"That 10 percent is what stopped for a week or so," Gardner said. "It's kind of chilling."
It's certainly chilling to the state coffers, which have lost $1 billion in tax revenue already. And that's just the beginning of what Gov. George E. Pataki has said will be "multiple, multiple billions" in additional costs to state taxpayers. Friday, Clinton predicted total costs approaching $100 billion.
Worse yet, some of the damage to the state budget could be permanent.
New York City leaders estimate that the city lost upwards of 150,000 jobs and 15 million square feet of office space when the twin towers collapsed. There's no way of knowing yet how many of those jobs will return and how much office space will be rebuilt -- and thus how much state income tax revenue will disappear forever.
For now, after a frantic attempt by public officials and business groups to persuade business leaders to stay in New York, there's hope that most major companies won't now flee the city in terror.
"A lot of companies have great optimism and will to stay in New York, though some are saying they may have to scale back operations," said Clinton, who has been working with Sen. Charles E. Schumer, D-N.Y., on the issue.
Nevertheless, several experts said the loss of revenue from at least some of those lost jobs -- combined with the mammoth rebuilding effort in New York City -- will push the state into a fiscal crisis.
Heading into troubled times, the state has one big advantage. It has a $2.6 billion "rainy-day fund" that can be tapped in emergencies such as this.
"Gov. Pataki has been cautious all along" in protecting the state's finances, said Michael Wasylenko, an economist at Syracuse University.
Now, though, Pataki will have to be more cautious than ever. The new budget constraints are already forcing him to consider borrowing money for the new Center of Excellence in Bioinformatics at the University at Buffalo, rather than paying for the project outright.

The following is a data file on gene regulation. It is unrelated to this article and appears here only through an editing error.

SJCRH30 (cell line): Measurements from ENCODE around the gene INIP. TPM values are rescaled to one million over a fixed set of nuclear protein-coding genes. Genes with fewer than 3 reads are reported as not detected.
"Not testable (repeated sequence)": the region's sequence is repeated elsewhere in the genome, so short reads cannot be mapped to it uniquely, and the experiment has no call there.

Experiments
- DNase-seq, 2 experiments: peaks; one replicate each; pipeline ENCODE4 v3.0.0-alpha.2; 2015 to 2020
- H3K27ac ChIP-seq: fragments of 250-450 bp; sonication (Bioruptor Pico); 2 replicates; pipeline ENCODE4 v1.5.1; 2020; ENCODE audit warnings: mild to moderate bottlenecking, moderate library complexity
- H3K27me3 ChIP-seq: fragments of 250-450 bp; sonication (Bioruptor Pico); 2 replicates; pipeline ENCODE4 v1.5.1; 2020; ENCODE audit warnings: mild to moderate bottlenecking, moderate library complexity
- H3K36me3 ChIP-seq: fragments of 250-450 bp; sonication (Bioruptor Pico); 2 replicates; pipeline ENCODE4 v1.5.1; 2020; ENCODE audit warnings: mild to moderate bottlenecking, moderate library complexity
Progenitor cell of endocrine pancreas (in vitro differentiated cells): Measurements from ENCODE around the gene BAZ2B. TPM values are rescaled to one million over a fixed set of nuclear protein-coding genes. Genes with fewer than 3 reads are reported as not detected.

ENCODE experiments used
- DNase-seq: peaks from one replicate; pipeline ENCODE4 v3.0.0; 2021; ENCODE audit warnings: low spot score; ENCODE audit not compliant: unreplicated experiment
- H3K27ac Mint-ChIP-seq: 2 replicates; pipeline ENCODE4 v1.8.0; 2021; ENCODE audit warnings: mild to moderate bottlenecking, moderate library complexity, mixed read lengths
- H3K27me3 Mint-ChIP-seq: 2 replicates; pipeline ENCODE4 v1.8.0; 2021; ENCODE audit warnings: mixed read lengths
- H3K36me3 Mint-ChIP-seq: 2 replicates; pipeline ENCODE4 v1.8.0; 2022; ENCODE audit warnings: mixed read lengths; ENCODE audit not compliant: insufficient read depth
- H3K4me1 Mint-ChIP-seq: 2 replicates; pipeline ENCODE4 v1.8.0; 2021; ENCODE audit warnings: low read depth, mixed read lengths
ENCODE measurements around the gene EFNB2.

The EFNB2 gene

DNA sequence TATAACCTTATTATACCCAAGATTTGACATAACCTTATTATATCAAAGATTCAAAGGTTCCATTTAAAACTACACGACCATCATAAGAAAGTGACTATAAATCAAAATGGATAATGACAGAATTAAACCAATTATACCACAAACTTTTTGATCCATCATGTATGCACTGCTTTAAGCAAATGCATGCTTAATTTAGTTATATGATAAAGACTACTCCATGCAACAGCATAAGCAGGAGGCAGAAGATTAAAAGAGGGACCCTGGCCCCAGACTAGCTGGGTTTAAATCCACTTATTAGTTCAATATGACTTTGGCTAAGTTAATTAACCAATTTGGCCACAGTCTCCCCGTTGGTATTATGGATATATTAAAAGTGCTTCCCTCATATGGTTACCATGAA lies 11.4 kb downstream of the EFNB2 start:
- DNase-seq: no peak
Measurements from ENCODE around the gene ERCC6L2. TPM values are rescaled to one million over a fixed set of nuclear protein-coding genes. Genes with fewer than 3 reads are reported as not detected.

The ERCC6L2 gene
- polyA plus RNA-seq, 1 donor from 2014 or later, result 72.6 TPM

Local leaders aren't counting on the state awarding any other such big projects to the Buffalo area any time soon. And they are privately worried that, in the new tight budget environment, other state programs in the region will be nickel-and-dimed to death.
"It's going to be nearly impossible to get the attention of anybody in Albany for a while," said Gardner, of the Rochester center. "It will be difficult to get any special consideration for any particular project."
Likewise, it will be difficult to cut state taxes or to obtain state aid to cut property taxes in individual school districts.
In other words, high taxes -- which many see as the root of upstate New York's economic decline -- are likely to go untouched for a while. Instead, politicians are merely talking about holding state taxes steady if possible.
"As Western New York knows all too well, we have to do everything we can to avoid tax increases," Schumer said.
A nation in recession?
Meanwhile, in Washington, there's talk of another tax cut along with new federal spending aimed at propping up a national economy that looks as if it's heading for big trouble.
About 450,000 people filed for unemployment during the week of Sept. 22. That was the most to file in one week since the end of the last recession in 1992, according to the Labor Department.
And since Sept. 22, pink slips have piled up by the tens of thousands. Boeing last week announced it was cutting 30,000 jobs, adding to several huge layoffs by the nation's airlines.